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Action group wants law to ensure rights for residents - 01.12.2004

A residents' action group has called for the state upper house to tighten legislation next week handing one NSW minister sweeping powers over planning in Redfern-Waterloo, saying there are fears that people living there will be stripped of rights enjoyed by residents of local government-controlled areas.

The legislation creating the Redfern-Waterloo Authority will set a precedent giving its minister, Frank Sartor, "place-based" powers never seen before in NSW, the spokesman for REDwatch, Geoff Turnbull, said yesterday.
In a meeting with Mr Sartor yesterday, members of the group covering Redfern, Eveleigh, Darlington and Waterloo, suburbs that are the target of the Government's city CBD expansion plans, asked for the public to be given guarantees that locals will be consulted on development proposals.
"We want to make sure that the mechanisms that apply allow opportunities for notification of development plans and time for the community to respond, so that you've got those normal processes that one would have expected in terms of any local environment plan or development project," Mr Turnbull said.

The group, which includes the secretary of Darlington's Labor branch, Trevor Davies, the South Sydney Greens convenor, Ben Spies-Butcher, and the Liberal Party president for Bligh, Ian Thomson, will lobby the Opposition and cross benches to amend the legislation, which has already passed the lower house.
The Parliament should require the new authority to set up a statutory community advisory council representing residents which would advise the minister, they have argued.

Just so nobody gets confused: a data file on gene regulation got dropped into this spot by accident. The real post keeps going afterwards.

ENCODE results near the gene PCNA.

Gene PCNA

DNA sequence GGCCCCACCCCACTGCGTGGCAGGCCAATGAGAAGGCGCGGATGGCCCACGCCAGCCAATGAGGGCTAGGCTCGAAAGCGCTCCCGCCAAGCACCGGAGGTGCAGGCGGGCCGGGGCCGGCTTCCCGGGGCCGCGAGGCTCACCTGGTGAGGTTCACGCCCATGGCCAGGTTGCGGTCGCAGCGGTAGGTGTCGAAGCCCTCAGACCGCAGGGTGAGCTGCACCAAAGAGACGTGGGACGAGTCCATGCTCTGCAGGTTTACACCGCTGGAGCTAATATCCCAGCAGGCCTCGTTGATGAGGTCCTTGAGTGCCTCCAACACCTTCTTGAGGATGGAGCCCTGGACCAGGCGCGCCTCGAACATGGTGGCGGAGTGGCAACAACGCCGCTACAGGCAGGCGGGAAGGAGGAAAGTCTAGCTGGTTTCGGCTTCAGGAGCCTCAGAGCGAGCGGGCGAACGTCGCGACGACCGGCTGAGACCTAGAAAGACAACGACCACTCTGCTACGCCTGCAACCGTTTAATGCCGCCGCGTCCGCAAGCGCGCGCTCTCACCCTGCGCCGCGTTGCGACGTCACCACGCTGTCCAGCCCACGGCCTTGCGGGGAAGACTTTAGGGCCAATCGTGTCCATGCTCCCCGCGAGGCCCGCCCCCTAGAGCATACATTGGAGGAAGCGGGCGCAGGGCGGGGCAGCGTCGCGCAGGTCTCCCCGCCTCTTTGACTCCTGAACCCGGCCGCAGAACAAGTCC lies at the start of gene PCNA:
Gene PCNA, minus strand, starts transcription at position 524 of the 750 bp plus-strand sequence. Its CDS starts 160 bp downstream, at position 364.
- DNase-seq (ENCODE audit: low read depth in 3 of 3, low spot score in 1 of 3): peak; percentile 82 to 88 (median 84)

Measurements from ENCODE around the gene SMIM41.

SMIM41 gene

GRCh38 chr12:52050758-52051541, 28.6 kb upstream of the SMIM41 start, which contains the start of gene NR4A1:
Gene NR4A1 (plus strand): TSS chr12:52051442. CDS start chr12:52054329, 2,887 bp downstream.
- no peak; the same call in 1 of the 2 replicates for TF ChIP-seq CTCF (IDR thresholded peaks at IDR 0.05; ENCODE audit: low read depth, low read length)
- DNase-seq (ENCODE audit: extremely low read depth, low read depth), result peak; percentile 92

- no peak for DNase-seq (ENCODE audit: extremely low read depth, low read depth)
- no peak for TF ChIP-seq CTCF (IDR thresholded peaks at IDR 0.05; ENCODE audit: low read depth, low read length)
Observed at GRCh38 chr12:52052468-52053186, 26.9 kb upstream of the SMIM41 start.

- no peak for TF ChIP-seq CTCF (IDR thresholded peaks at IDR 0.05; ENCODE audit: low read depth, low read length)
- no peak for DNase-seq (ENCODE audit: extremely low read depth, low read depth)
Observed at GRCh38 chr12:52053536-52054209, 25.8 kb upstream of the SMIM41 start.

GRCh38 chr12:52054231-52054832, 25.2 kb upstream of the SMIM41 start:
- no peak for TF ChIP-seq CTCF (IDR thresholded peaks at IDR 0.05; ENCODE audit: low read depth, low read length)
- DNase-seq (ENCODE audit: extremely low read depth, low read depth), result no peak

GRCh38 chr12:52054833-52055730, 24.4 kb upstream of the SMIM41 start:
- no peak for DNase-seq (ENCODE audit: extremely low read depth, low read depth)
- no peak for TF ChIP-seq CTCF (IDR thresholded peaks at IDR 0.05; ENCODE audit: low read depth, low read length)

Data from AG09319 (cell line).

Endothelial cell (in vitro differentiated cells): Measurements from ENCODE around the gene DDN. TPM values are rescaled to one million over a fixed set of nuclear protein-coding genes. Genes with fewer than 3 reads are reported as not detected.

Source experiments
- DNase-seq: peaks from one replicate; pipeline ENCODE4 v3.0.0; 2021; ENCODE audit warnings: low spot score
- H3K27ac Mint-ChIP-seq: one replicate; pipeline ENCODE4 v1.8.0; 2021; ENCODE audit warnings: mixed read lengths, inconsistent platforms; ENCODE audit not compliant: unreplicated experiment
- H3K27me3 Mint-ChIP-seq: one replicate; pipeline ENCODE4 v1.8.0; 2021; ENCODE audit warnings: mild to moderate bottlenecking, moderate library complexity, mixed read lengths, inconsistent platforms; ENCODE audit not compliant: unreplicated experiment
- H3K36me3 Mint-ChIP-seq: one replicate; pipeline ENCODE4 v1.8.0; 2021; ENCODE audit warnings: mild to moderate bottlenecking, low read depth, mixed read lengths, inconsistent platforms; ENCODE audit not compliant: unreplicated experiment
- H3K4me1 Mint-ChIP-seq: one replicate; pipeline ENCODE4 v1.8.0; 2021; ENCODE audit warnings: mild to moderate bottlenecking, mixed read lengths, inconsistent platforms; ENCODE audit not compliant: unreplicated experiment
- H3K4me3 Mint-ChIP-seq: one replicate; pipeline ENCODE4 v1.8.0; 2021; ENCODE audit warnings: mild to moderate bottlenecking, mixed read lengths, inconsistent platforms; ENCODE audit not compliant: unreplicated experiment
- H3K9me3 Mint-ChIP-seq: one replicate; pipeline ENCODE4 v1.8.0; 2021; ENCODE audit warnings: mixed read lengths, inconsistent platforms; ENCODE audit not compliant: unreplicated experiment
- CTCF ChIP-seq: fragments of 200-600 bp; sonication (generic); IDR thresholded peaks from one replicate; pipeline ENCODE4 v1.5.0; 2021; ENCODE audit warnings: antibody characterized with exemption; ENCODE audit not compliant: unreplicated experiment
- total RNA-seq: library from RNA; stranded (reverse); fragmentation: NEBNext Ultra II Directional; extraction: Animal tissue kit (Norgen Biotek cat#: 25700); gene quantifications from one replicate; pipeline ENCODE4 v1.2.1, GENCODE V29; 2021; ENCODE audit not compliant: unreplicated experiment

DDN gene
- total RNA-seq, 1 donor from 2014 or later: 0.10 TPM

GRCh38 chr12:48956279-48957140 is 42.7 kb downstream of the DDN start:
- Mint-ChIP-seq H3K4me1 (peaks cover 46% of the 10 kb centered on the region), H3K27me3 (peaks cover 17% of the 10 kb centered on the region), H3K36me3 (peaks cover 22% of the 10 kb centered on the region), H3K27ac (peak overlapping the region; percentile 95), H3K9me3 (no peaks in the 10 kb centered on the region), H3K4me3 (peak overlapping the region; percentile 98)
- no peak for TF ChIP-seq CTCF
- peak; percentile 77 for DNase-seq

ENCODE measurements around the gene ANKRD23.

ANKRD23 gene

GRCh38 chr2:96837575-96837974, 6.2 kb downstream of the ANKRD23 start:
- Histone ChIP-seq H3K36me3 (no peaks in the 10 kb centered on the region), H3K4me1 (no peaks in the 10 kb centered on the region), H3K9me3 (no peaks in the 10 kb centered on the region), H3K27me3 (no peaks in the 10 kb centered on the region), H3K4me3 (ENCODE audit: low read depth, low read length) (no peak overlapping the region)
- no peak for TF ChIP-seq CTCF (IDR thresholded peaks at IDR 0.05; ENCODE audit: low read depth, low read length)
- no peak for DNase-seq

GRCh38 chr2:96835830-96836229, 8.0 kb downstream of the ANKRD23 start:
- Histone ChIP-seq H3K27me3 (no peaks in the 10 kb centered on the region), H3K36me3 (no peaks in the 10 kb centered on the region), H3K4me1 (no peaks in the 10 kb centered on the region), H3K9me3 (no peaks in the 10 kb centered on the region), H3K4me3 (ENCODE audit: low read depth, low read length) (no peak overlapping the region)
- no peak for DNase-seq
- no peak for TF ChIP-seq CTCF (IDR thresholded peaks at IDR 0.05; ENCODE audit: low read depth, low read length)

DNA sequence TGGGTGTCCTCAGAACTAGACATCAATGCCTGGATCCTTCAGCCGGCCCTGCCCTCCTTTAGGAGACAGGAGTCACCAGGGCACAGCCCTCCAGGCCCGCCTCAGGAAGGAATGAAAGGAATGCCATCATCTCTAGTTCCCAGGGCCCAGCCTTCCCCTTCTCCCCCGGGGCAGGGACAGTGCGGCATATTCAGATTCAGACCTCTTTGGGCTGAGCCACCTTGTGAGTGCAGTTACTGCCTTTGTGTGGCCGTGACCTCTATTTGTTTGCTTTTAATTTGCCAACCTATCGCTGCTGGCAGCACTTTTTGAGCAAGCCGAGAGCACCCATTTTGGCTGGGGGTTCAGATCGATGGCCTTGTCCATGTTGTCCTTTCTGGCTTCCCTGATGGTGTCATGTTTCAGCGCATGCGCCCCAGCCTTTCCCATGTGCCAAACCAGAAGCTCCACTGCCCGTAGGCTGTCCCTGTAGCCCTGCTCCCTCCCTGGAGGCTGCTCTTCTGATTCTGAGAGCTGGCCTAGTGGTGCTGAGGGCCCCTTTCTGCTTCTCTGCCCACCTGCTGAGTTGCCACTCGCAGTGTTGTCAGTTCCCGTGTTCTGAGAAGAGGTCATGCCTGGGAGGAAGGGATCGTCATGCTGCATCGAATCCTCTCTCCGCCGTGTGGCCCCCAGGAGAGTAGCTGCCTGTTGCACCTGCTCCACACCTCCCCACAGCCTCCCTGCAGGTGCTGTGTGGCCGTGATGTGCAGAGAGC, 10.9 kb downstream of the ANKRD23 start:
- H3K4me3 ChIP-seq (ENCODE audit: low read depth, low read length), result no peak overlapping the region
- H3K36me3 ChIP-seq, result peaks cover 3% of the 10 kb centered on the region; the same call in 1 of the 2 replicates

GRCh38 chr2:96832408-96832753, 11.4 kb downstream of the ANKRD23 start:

Mr Turnbull said Mr Sartor had assured the group that as minister, he would consult residents and there was no need for that to be legislated. But a committee needed to be enshrined in law "so that there is a definite place where the community is involved in making representations to the minister rather than being at the whim of the minister", he said.
"The reason you need to put it in the act is no matter how much faith you might have in the experience of Frank Sartor, he is not going to be there all the time. He might be called to sort out the problems of the trains, or become premier," Mr Turnbull said.

However, Mr Sartor told the Herald last night that legislating for such a committee would not help because what was needed was goodwill between himself and those he was consulting.

He also denied that his power to override heritage laws would be too strong, as suggested by the group.
"The minister has said that he needs this provision for a particular problem with the oldest toilet in Sydney at Redfern station. If this was the only problem we would suggest the minister should seek a specific exemption for this site," the group said.

By Debra Jopson

Originally published in the Sydney Morning Herald
December 1, 2004